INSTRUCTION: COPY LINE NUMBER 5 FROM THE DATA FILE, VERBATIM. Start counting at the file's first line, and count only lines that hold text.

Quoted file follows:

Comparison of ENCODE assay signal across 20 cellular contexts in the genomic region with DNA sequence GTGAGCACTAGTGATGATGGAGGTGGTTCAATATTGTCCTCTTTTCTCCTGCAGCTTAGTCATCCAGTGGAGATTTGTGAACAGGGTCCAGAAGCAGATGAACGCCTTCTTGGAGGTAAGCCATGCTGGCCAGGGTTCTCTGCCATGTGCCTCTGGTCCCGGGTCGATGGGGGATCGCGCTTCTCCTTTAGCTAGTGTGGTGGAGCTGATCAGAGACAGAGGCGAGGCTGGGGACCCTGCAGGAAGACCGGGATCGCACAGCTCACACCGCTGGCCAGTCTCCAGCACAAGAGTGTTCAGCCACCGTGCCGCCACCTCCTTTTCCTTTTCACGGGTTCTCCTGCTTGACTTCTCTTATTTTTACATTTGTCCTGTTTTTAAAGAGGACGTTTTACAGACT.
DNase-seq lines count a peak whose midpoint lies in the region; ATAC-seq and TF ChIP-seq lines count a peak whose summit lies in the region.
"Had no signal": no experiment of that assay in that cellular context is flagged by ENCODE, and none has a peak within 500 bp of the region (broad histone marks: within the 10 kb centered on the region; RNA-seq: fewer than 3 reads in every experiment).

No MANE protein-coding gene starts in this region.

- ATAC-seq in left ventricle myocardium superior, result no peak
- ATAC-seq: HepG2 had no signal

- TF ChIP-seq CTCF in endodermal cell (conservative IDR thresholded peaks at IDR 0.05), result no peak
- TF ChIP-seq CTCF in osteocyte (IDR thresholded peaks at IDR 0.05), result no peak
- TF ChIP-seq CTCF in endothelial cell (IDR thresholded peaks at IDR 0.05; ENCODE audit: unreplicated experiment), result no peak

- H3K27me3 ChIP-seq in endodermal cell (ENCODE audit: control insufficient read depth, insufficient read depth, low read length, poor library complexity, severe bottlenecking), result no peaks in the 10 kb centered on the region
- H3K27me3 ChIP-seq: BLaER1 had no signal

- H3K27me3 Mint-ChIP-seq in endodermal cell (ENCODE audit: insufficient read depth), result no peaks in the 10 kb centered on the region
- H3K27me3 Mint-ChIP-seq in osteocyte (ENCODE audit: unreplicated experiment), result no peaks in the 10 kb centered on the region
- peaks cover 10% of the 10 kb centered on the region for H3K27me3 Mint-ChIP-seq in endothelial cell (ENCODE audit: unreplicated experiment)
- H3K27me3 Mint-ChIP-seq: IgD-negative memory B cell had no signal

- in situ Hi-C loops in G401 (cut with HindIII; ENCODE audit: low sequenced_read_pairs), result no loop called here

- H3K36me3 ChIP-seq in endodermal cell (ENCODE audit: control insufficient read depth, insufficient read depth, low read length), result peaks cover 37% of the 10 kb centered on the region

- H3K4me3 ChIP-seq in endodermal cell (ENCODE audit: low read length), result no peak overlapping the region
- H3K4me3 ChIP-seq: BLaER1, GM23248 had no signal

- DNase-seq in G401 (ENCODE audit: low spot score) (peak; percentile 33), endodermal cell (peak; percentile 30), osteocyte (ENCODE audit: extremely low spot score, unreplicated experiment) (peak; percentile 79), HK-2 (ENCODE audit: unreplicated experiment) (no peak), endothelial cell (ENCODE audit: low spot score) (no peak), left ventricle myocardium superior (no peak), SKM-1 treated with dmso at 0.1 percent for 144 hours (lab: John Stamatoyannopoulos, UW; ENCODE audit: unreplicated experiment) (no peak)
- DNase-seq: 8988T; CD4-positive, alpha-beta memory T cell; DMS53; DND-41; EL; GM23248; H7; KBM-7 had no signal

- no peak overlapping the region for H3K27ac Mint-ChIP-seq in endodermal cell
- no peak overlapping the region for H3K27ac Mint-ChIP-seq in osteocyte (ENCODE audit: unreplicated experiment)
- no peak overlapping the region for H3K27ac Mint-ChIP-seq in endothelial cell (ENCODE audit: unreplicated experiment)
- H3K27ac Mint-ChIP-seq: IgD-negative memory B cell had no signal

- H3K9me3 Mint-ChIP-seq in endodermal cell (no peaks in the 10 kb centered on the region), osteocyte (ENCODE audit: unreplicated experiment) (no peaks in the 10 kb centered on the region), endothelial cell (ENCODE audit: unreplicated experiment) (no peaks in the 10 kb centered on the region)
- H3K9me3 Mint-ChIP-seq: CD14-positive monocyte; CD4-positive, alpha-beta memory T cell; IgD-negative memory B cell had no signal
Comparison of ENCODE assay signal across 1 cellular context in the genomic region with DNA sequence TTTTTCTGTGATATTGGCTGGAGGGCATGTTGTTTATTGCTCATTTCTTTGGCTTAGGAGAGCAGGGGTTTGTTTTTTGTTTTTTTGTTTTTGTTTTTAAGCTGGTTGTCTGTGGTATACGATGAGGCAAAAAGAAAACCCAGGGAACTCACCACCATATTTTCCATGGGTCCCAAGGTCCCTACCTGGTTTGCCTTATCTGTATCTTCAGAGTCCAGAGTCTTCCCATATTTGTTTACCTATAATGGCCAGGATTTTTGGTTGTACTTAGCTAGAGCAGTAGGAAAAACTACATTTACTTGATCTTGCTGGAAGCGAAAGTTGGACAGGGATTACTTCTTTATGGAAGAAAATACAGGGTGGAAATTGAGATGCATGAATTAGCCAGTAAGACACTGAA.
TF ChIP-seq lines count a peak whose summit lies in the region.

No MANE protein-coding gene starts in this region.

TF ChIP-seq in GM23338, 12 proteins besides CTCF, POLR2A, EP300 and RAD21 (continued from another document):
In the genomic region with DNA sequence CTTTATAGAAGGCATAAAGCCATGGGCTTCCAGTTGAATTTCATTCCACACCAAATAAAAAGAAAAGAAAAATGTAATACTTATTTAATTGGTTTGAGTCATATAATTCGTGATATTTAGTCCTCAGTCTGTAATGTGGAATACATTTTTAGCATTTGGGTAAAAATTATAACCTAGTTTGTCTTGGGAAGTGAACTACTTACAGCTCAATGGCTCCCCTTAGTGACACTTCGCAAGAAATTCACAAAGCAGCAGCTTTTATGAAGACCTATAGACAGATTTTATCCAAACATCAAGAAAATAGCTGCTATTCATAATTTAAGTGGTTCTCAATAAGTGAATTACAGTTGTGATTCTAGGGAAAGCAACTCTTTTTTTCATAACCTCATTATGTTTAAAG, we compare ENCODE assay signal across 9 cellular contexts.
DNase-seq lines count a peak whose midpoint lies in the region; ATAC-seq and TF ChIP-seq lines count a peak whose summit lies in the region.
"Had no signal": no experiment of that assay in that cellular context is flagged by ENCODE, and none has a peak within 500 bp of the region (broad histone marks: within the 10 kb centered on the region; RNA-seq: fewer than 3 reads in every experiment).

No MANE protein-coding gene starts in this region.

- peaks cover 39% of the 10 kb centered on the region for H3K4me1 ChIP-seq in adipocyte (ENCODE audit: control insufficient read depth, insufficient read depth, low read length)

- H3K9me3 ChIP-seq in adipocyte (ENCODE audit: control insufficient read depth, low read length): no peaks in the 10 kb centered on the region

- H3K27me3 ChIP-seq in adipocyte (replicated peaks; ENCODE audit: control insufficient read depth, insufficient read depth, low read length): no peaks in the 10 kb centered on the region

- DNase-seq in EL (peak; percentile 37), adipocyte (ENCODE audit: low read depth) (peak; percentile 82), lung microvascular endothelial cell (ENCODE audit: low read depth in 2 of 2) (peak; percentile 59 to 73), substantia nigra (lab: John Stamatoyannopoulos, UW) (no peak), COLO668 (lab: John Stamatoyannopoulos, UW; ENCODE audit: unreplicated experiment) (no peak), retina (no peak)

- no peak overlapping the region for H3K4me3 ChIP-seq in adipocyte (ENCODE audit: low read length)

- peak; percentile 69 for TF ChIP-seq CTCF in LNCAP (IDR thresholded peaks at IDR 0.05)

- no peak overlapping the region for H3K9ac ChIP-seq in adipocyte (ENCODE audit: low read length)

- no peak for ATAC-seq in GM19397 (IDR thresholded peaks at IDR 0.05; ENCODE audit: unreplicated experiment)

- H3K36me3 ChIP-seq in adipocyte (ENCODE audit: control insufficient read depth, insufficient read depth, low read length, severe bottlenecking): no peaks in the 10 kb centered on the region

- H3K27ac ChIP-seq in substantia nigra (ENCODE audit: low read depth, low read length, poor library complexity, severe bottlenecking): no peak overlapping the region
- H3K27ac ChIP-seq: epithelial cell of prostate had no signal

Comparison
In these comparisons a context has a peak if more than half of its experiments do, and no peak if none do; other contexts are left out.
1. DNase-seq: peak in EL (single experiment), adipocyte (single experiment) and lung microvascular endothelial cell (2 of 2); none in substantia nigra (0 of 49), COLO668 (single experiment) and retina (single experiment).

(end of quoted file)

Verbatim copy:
- ATAC-seq in left ventricle myocardium superior, result no peak